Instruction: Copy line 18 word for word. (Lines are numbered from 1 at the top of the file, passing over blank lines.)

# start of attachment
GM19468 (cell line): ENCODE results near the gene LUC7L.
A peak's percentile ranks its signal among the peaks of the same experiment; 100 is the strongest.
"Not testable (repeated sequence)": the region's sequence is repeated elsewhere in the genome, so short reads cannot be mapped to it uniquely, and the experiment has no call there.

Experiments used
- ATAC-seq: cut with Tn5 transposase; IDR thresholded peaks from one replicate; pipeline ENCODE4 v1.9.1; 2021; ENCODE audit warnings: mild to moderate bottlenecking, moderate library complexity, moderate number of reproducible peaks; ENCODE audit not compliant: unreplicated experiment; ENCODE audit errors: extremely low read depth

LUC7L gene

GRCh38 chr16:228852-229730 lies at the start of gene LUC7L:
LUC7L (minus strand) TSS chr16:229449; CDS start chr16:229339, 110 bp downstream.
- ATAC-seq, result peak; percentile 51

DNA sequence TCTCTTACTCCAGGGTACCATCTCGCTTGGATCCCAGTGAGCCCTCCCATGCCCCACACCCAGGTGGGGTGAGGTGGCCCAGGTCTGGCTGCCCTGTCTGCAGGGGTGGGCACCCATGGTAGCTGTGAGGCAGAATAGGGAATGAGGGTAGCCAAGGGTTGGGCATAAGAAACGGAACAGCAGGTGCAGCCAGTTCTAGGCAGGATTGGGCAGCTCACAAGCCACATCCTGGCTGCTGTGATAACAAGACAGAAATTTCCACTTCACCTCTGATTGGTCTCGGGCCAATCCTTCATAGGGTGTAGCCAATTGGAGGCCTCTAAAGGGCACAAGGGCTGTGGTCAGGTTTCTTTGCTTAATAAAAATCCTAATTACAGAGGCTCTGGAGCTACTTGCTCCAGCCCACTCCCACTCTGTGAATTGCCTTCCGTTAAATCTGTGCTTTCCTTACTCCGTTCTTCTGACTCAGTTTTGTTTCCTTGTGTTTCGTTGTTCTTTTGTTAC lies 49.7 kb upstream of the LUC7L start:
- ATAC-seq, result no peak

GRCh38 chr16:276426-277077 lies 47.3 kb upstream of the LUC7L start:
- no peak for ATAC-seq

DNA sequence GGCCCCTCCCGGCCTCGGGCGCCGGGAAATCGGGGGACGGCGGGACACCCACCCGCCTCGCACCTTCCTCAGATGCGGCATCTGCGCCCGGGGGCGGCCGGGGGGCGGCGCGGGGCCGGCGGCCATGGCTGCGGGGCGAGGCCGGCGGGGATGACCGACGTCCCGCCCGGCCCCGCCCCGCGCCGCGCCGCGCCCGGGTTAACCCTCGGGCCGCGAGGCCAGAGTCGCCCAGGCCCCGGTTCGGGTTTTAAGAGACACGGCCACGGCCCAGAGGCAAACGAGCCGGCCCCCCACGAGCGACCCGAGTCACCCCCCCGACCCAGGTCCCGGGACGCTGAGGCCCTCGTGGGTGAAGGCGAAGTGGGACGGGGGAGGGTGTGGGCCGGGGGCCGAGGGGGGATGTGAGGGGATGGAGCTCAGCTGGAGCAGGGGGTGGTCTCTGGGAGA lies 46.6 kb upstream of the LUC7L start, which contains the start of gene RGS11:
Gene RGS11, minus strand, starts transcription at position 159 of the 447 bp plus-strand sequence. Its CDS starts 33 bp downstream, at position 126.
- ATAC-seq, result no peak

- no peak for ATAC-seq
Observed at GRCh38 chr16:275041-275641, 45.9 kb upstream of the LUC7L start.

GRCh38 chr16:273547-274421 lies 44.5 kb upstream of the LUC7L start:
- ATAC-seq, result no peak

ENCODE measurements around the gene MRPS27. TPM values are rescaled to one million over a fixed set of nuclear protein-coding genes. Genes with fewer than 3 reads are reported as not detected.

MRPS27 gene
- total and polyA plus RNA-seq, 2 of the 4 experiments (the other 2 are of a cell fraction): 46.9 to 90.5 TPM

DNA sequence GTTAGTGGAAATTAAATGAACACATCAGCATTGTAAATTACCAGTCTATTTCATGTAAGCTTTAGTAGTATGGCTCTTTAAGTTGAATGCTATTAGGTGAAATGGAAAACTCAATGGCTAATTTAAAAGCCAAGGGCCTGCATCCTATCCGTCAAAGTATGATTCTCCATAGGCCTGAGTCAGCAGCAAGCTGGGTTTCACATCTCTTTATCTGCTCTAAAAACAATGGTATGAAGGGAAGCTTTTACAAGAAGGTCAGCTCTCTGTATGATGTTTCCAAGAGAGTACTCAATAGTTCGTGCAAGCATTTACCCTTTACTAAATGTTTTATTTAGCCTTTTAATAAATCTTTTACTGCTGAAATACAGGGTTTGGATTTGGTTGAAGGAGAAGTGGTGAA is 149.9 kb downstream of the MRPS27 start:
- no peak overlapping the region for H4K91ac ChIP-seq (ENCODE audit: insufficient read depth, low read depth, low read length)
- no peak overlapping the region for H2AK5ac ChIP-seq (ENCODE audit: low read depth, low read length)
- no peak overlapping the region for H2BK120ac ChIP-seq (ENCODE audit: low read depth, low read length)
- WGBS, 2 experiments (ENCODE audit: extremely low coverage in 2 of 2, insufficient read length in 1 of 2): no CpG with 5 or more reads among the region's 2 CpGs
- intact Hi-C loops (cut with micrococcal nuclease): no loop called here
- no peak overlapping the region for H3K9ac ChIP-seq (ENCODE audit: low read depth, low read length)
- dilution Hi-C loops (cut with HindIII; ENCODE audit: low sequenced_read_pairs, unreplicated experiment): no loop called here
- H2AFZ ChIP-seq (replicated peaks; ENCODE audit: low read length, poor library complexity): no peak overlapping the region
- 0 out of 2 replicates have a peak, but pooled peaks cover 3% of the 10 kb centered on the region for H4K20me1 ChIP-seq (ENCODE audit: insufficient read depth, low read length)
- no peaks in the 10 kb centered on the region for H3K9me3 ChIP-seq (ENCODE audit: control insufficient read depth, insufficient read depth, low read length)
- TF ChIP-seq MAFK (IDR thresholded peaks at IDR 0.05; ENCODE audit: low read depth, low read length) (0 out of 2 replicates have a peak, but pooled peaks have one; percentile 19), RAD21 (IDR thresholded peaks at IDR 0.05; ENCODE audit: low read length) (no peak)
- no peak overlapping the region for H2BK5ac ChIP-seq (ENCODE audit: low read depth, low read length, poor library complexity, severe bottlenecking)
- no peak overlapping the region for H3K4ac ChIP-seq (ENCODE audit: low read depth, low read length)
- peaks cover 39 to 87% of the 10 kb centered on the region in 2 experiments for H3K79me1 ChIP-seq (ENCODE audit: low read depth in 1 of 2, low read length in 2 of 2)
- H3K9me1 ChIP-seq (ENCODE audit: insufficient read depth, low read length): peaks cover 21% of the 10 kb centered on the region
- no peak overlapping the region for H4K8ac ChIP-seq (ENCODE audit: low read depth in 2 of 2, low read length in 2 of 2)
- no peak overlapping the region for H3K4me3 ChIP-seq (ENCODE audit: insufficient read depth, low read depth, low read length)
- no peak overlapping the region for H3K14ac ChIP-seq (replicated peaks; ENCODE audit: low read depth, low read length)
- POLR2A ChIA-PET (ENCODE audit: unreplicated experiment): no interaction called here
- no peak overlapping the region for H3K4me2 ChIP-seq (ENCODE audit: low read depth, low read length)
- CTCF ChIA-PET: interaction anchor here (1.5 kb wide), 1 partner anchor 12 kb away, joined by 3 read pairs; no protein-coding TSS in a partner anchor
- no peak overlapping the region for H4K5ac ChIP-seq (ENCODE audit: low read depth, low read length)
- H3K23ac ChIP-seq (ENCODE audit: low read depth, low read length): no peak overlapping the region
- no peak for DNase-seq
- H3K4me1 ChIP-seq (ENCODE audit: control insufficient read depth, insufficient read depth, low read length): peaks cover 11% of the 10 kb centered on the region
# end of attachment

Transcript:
Observed at GRCh38 chr16:275041-275641, 45.9 kb upstream of the LUC7L start.